International trade frequently involves international business disputes where parties from different countries engage in legal battles in different states. When the territory under which two business entities operate is different, enforcement of contractual rights is not an easy catch. In international trade, parties have to follow the contractual covenants for raising a claim and getting desired relief.
Suppose, a foreign company has obtained a foreign court’s ‘judgement’ or ‘arbitral award’ against a Bangladeshi company and the Bangladeshi company is unwilling to obey that ‘judgment’ or ‘arbitral award’ in Bangladesh. To bind the Bangladesh company, the foreign company must comply with the execution process in Bangladesh.
Unless it is directly contravening any existing law or public policy, Bangladesh respects the decisions of foreign courts and arbitral tribunals as she maintains the principles of comity of the nations.
Execution of a foreign judgment
A foreign judgment passed by a court of a reciprocating territory (any gazette notified country or territory enjoying direct enforcement facility i.e. India) can be directly enforced by filing an Execution Petition under section 44A of the Code of Civil Procedure, 1908 (CPC). Conversely, if the judgment is passed by a court of a non-reciprocating territory, a suit upon the judgment may be filed under section 20 of the CPC, where the foreign Judgment will carry an evidential value only.
However, to be enforceable in Bangladesh, both categories must pass the ‘Conclusiveness Test’ stipulated under section 13 of the CPC. A foreign judgment will be declared inconclusive if: (a) it is not passed by a competent court (Superior Court to District Judges Court in Bangladesh); (b) it is not passed on the merits of the case; (c) correct view of international law is not taken; (d) it contradicts the principles of natural justice; (e) it has been obtained by fraud; and (f) the claim contravenes any law in force in Bangladesh.
Such a conclusive judgment can be executed in Bangladesh in a way as if it had been passed by the District Court of Bangladesh. Nevertheless, to get the judgment enforced in Bangladesh, the foreign decree-holder is required to submit a certified copy of the decree along with a certificate from the Superior Court stating the extent to which the decree has been satisfied or adjusted. Before execution, a notice will be issued against the Judgment debtor under Order XXI, Rule 22.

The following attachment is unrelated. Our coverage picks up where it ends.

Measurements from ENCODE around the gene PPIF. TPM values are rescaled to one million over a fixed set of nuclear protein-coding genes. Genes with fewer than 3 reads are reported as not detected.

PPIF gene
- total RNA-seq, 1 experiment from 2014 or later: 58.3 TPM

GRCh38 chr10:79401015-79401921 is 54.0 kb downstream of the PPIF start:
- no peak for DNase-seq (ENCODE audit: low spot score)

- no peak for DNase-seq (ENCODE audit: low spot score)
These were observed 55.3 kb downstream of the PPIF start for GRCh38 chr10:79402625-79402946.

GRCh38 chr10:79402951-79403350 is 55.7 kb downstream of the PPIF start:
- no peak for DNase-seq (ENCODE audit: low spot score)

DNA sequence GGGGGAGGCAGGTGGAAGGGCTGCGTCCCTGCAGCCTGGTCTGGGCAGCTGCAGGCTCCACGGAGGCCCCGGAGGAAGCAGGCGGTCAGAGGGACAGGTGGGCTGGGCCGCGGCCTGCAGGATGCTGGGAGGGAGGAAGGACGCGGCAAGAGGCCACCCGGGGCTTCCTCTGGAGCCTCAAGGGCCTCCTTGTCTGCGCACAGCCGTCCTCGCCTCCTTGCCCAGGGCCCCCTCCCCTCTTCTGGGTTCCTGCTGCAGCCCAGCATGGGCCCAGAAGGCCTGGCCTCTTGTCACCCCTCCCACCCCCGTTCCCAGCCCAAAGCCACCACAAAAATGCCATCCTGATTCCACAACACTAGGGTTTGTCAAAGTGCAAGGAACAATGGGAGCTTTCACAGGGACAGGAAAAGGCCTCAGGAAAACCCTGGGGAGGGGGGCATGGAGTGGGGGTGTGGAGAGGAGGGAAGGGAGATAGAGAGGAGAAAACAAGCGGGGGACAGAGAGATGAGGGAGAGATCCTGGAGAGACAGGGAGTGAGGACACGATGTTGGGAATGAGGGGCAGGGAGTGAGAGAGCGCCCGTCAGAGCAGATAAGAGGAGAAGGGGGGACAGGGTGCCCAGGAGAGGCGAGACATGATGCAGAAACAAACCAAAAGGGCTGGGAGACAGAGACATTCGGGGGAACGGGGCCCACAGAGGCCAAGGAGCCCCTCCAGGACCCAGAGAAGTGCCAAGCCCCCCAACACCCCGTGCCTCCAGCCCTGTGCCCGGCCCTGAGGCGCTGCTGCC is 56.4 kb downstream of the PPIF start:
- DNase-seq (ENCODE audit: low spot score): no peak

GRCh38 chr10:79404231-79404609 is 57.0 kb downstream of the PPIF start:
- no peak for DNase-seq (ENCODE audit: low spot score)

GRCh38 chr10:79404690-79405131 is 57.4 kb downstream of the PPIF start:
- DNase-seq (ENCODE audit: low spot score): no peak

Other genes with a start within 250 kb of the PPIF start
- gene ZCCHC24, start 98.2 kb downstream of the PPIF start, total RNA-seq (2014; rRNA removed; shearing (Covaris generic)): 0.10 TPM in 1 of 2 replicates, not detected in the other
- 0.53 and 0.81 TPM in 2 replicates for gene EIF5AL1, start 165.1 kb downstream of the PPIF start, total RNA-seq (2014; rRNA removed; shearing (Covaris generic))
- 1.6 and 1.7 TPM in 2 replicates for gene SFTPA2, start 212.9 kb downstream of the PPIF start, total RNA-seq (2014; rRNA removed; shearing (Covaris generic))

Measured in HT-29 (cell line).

If the foreign judgment is passed in a reciprocating territory, an application for execution is to be filed within 12 years from the date when the decree or order becomes enforceable. On the contrary, the limitation period for filing a suit is 3 years when the judgment is passed in a non-reciprocating territory.
Execution of a foreign arbitral award
As the Arbitration Act (1940) did not have a sufficient mechanism to enforce foreign arbitration awards in Bangladesh, the UNCITRAL model of arbitration law was introduced in Bangladesh by incorporating the Arbitration Act 2001, replacing the 1940’s Act.
Under the 2001’s Act, an arbitral award can be enforced under CPC in the same manner as if it were a decree of the court. As per section 45, a foreign arbitral award shall be treated as binding and can be enforced by executing the same by the court on the application made to it by any party.
No foreign arbitral award shall be recognised and enforced by the court unless the application is accompanied by (a) original arbitral award or an authenticated copy of the award; (b) original or authenticated agreement for arbitration; and (c) evidence proving that the award is foreign. If all the requirements are satisfied, a court in Bangladesh must accept the foreign arbitral award as having the same force as a decree of its own.
A judgment debtor has the right to contest such application and have the recognition or execution of foreign arbitral award refused by the court by proving (i) incapacity of any party; (ii) invalidity of the arbitration agreement; (iii) inadequate notice;(iv) inappropriate subject matter of the dispute which is not capable of being settled by arbitration;(v) irregularity in the formation of the arbitral tribunal or arbitration procedure; and (v) the award conflicting to the public policy of Bangladesh.
Enforcement methods available to a judgment creditor
Generally, the executing court may order the execution of a judgment by (a) delivery of any property specifically decreed; (b) attachment and sale or by sale without attachment of any property; (c) arrest and detention in prison; (d) appointing a receiver; and (e) using any other required manner.
The court may allow the decree-holder with the freedom to choose the most favourable mode of execution. Furthermore, the judgment debtor may be asked by the court to deposit the decretal amount in court and the court may direct remittance to the decree-holder.
It is, regrettably, presumed that the court or tribunal that passed the foreign judgment or arbitral award is a competent court to pass the decree or award. However, the judgment debtor is always allowed to rebut this presumption. Therefore, execution of a decree or an award must have been sought after following the proper judicial process in the foreign territory.